HIGH COURT OF LESOTHO
BANK PLC Respondent
by the Honourable Mr. Justice J.L. Kheola on the 11th day of
an application for rescission of a default judgment, made in terms of
Rule 45 (1) of the High Court Rules 1980. on the ground
that it was
erroneously granted. It is alleged that it was granted in the
mistaken belief that there had been proper service on
common cause that the applicant was a director of a company known as
Jeantex (PTY) Limited which was placed under provisional
on the 30th August, 1989. It means that on the day the company was
placed under liquidation, the applicant ceased to
be its director.
Gower says in his Modern Company Law
the most important rule of all is the principle of company
liquidation, namely that on winding up the board of directors
functus officio and its powers are assumed by the liquidator. As we
have seen, it is those in control who have the power
to cause harm,
i.e. generally the directors, or someone for whom they are nominees.
Their removal is therefore almost invariably
an essential preliminary
to any remedial action, and this removal automatically occurs on
Attorney-General v. Blumenthal, 1961 (4) S.A. 313).
summons in the main action was served on the 26th September, 1989 at
the applicant's domicilium citandi et executandi mentioned
summons as 10, Thetsane Industrial Estate, Maseru. Another copy of
the summons was served at the business address of the
given to the deputy sheriff as c/o. Jeantex (PTY) Limited, 15
Thetsane Industrial Estate, Maseru. He served the
applicant at that
address by leaving a copy of the summons with a Mr. Zohar Cohen, a
person apparently above the age of 16 years
and apparently in charge
of the premises in that he was the Manager of Jeantex (PTY) Limited
(in provisional liquidation).
question to be decided is whether our Rules provide for service of
summons at a party's domicilium citandi et executandi.
methods authorised by our Rules as set out in Rule 4(1) as follows:-
By delivering a copy of the process personally to the person to be
served: Provided that where such person is a minor
or a person under
legal disability, service shall be effected upon the guardian, tutor
or curator of such minor or person under
leaving a copy of such process at the place of business or residence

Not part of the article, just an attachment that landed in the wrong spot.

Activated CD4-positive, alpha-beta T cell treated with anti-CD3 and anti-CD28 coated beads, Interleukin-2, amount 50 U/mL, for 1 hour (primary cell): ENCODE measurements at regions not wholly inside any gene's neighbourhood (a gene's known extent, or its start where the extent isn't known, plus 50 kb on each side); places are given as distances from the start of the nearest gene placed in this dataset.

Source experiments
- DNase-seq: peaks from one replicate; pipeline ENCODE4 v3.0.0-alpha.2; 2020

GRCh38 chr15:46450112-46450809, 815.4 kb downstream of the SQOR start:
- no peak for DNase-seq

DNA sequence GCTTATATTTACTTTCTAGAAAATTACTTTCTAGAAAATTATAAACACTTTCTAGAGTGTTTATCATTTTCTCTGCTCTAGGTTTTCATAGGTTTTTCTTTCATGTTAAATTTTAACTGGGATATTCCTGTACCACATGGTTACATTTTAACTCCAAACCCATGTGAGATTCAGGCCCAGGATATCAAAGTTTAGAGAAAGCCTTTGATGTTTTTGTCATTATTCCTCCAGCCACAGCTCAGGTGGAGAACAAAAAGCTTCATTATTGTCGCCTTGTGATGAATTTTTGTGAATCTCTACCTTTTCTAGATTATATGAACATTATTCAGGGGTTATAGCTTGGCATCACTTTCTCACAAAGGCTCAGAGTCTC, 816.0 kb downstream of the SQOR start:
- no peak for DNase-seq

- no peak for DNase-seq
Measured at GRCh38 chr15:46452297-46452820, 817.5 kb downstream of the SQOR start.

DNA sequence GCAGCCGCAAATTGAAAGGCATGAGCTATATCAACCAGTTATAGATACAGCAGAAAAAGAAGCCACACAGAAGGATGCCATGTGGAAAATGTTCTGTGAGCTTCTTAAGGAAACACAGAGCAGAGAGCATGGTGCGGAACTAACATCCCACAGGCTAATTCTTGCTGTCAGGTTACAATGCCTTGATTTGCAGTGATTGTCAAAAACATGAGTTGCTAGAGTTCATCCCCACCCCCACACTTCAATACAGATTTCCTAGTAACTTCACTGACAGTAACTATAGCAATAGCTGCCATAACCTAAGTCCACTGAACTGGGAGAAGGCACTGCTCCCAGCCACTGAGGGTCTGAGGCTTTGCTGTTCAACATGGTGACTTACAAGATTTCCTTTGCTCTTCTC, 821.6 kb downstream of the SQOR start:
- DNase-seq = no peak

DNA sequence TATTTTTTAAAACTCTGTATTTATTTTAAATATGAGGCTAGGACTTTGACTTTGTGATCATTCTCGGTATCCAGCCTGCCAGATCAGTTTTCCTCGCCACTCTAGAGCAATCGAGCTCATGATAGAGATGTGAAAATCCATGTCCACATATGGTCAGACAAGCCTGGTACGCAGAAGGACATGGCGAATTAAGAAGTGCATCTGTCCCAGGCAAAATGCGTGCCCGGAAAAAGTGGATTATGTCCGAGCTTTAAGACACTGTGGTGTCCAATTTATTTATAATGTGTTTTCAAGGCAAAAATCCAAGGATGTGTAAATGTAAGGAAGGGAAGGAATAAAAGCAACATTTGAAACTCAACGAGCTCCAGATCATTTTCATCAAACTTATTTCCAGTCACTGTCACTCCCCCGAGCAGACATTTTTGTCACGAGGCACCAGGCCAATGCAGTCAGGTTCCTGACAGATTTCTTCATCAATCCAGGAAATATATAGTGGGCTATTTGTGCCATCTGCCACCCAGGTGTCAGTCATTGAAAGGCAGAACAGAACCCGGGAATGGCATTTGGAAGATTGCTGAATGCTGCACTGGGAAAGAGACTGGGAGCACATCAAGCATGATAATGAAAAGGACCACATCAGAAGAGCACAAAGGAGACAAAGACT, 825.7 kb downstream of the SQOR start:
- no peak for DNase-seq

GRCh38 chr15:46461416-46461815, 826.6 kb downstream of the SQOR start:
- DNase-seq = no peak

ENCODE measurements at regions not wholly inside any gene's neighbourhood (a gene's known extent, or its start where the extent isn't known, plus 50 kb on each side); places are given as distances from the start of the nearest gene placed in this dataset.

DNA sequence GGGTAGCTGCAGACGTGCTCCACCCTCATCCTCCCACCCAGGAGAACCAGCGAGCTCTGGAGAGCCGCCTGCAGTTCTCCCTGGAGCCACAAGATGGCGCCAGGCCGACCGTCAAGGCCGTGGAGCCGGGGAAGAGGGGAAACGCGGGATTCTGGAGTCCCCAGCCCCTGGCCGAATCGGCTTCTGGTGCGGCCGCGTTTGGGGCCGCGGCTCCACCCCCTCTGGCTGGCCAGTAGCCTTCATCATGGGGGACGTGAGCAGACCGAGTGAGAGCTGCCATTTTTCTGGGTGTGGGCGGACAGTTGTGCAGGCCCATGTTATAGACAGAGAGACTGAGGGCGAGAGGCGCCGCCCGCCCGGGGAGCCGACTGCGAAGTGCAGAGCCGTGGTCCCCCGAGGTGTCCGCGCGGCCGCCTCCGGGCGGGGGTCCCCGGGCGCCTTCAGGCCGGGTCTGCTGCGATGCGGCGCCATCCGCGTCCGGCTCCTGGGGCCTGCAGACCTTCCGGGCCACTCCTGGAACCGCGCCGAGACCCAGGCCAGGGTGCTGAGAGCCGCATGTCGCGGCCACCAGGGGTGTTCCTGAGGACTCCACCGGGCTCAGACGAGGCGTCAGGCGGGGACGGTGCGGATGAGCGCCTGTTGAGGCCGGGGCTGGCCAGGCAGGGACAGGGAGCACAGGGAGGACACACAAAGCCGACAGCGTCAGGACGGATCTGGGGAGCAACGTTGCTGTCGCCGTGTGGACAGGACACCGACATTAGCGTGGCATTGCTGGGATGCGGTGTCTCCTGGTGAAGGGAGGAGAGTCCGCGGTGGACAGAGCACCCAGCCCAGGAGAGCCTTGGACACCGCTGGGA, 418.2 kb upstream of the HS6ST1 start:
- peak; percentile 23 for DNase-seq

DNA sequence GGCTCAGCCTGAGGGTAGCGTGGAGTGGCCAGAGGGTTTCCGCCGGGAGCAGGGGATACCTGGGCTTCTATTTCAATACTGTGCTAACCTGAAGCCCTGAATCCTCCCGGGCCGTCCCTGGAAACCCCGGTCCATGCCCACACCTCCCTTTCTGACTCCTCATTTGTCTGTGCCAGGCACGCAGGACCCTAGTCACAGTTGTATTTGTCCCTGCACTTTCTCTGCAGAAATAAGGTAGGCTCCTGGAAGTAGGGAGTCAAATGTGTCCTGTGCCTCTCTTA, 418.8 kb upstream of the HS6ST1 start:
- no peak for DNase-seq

of the person to be served or of the guardian, tutor
aforesaid with the person who is apparently in charge of the premises
at the time of delivery and who is apparently
of the age of 15 years
that where such place of business or residence is a building other
than a hotel or boarding house or hostel, which boarding
occupied by more than one person or family, "place of business"
or "residence" means that portion
of the building occupied
by the person who is to be served.
delivering a copy of the process at the place of employment of the
person, guardian, tutor or curator to be served to some
apparently of the age of 16 years or older and apparently in
authority over the person to be served or over the guardian,
curator of such person."
(d) to (h) deal with services upon companies, partnerships, churches,
local authorities and the Government of Lesotho
or any Minister of
very clear from the Rules stated above that they do not provide for
service at the applicant's domicilium citandi et executandi
service at that address was therefore contrary to the Rules of this
Court. It was null and void.
second service was at an address alleged to be applicant's place of
business. Mr. Edeling, applicant's Counsel, submitted that
respondent's knowledge, the applicant had no place of business within
Lesotho, and was not within Lesotho when the summons
was served, and
these important facts were withheld
Court. The company previously had a place of business. but applicant
was merely an employee carrying on the company's business.
submitted that a place of employment is not a place of business. In
Smith v. Smith, 1947 (1) S.A. 474 (w) the headnote reads